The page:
The underwing 20 mm gun barrels were replaced with aluminum tube and painted with Humbrol Metal Cote gun metal. Humbrol Metal Cotes respond to a light buffing, resulting in a convincing metal sheen. I touched them up with some pencil lead for added glint.

 

 

Painting and Weathering



I used a combination of Model Master, Floquil, and Humbrol enamel paints.

I tried to approximate the same painting steps as the real plane except I didn't apply RLM 76 to the underside before blackening it.

The black portions received streaks of lighter shades to break up the surfaces and hint that a light shade was covered over, as evident around the underwing Balkankreuz.

 

Click the thumbnails below to view larger images: 


After applying the standard RLM 74, 75, 76 scheme, I added the major decals. Much of the steciling was over-painted on the actual aircraft. I used the white cross decals on the upper wing to guide where they would later be blackened out. I brushed Future Floor Finish over the decals after they had dried. Besides feathering the decal edges, the Future also saved my bacon when I decided that the color initially used to paint over the fuselage Balkandruez was too dark. I wasn't happy with it so I moistened a cotton swab with mineral spirits, scrubbed off the offending paint, and got a second chance. The paint scheme was done freehand with my trusty Badger Sotar 20/20 airbrush.

 



Weathering consisted of a little pre & post shading, washes of artist oils, silver pencil for paint chipping, and pastel chalks. The aerials are a combination of stretched sprue and E-Z line (the name says it all... love that stuff!) with white glue insulators. The tension springs for the antenna and canopy support are wound wire and a light bulb filament respectively.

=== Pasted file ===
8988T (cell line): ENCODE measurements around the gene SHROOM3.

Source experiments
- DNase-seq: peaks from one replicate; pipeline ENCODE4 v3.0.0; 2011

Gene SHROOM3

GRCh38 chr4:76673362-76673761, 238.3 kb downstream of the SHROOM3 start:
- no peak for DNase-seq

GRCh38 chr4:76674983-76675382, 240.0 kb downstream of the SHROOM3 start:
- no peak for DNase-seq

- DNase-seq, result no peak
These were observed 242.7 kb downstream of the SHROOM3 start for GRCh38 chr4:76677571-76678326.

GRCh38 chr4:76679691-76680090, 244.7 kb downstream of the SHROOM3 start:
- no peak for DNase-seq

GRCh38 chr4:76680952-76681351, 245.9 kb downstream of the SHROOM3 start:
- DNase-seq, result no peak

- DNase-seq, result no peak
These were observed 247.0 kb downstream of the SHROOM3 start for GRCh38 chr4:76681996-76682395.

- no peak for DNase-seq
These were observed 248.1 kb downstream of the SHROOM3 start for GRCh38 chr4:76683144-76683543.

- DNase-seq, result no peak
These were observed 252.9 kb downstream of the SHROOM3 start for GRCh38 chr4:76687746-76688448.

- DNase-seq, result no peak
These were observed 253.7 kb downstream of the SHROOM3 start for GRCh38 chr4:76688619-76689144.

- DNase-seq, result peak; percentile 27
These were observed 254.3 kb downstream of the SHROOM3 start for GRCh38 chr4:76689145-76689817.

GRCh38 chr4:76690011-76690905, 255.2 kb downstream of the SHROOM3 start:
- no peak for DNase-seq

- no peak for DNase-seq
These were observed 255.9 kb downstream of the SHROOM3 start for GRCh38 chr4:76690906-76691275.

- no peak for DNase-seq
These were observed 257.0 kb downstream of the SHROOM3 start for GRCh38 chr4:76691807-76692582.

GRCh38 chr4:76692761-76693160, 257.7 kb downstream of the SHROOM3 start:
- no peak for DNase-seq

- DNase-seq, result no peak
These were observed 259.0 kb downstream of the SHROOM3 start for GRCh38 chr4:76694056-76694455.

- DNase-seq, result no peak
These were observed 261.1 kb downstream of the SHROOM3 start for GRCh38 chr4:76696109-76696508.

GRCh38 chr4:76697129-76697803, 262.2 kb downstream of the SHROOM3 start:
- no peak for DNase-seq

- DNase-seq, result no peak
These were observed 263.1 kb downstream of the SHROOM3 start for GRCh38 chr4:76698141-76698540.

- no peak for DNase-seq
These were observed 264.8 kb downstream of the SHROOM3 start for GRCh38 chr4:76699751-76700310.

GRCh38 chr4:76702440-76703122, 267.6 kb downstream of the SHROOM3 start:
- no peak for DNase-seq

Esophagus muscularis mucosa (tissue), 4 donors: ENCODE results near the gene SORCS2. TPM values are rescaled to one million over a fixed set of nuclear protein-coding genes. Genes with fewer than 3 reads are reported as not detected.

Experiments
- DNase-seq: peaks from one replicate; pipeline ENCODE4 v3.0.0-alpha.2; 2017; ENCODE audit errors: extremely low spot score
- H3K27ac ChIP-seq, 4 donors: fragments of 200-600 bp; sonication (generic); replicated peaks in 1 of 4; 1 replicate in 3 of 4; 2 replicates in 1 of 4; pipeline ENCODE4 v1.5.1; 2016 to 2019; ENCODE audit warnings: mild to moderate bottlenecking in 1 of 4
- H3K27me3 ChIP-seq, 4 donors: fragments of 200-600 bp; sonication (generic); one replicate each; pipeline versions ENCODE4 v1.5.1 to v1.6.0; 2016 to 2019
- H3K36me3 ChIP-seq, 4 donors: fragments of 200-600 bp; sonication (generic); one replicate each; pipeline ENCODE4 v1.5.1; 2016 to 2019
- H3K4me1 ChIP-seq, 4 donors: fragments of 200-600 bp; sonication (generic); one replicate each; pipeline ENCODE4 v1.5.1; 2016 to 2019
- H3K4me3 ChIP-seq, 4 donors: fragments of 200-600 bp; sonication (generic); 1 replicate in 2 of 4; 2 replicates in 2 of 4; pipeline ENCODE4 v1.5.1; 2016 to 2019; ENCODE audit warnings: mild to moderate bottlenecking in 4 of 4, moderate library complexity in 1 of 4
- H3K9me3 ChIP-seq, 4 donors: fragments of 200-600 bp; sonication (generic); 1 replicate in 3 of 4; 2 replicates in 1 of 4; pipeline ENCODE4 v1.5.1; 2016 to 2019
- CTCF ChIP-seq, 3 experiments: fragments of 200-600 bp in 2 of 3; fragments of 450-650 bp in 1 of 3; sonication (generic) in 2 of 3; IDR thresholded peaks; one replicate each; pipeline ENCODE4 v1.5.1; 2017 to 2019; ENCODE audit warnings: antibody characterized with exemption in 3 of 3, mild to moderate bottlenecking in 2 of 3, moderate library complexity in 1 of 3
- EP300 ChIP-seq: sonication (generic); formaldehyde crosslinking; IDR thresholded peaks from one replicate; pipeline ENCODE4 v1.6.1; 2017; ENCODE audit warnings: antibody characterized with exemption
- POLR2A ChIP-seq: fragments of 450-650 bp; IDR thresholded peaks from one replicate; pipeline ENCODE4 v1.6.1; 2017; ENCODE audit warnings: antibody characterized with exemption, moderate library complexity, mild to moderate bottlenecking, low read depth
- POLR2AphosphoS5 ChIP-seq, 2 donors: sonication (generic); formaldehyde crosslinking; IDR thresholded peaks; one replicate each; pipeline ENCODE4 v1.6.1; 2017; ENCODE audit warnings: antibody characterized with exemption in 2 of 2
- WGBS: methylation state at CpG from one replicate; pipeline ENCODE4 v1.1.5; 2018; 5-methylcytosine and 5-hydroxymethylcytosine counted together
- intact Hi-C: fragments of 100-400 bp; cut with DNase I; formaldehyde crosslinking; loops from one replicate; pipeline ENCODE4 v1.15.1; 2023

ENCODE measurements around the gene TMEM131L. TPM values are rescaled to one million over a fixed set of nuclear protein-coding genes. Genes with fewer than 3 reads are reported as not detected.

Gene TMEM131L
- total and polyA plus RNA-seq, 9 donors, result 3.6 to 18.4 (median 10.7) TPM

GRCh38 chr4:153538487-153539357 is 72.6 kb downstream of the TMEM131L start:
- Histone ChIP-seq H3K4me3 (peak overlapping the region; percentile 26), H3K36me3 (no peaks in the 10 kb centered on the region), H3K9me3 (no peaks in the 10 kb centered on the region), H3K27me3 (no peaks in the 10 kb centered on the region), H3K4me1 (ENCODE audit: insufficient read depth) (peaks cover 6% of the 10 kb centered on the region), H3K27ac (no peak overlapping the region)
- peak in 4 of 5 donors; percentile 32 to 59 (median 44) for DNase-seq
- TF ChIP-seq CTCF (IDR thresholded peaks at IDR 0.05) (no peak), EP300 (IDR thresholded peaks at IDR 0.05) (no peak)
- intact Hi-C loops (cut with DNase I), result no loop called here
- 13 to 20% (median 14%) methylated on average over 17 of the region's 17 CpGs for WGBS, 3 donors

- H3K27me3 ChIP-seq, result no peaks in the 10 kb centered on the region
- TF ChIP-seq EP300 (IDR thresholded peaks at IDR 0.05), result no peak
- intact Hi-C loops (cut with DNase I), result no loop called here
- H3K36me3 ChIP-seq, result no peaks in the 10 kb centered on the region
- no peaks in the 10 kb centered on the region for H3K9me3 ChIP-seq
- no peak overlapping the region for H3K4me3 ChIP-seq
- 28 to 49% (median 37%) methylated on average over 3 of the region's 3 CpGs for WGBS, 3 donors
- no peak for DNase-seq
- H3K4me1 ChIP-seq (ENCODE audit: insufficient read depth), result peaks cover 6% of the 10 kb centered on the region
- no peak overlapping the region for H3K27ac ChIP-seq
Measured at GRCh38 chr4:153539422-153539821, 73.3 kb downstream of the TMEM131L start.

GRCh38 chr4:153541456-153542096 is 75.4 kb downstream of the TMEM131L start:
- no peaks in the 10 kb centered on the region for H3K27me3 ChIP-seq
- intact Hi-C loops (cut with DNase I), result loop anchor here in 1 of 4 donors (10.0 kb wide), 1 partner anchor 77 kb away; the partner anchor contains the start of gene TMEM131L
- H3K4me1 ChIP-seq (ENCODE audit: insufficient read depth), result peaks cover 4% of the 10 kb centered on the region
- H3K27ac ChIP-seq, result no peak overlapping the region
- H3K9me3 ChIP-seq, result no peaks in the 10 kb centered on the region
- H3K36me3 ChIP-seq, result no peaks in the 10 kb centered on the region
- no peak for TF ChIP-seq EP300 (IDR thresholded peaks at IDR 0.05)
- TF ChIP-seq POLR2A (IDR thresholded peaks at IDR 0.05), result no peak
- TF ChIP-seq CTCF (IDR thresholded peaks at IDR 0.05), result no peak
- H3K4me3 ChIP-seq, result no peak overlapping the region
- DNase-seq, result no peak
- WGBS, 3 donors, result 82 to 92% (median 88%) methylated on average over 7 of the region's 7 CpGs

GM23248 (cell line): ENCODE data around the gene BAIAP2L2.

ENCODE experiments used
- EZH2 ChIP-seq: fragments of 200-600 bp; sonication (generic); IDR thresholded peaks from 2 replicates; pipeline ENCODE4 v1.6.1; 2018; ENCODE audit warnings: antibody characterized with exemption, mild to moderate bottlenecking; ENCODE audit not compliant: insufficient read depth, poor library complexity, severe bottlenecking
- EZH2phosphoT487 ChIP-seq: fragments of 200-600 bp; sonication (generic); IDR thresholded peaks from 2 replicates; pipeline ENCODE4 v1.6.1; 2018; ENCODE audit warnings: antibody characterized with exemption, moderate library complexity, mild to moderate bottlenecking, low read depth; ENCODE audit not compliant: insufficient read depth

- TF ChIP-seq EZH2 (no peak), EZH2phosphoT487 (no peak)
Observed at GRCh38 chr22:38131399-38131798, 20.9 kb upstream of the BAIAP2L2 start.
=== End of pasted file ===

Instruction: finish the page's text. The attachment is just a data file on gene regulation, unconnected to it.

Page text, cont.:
Photography

 

Pictures were taken with a Nikon Coolpix 4500 and cropped, sized, & sharpened using Jasc Paint Shop Pro 9. The realism of outdoor shots is rewarding but adds additional challenges of wind and weather.

 

 

My first attempt almost ended up with the model actually taking flight just before it started raining! With the new housing developments going into my neighborhood, I may be looking for another backdrop soon.

 

 

Conclusion



The hacked overpainted wilde sau markings add an extra layer of depth to luftwaffe schemes. The dark menacing colors make for an interesting contrast in a model collection. I'm happy with this addition and hopefully it won't be the last.

  

 

Additional Images

 

Click the thumbnails below to view larger images: 

Modelling the Messerschmitt Bf 109B/C/D/E
Osprey Modelling 32

Author: Brett Green
US Price:
$18.95
UK Price: 12.99
Publisher: Osprey Publishing
Publish Date:
 July 25, 2006
Details: 80 pages; ISBN: 1841769401
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Buy it from Osprey Publishing

Model, Images and Text Copyright 2006 by Brian Geiger
Page Created 03 July, 2006
Last Updated 21 February, 2007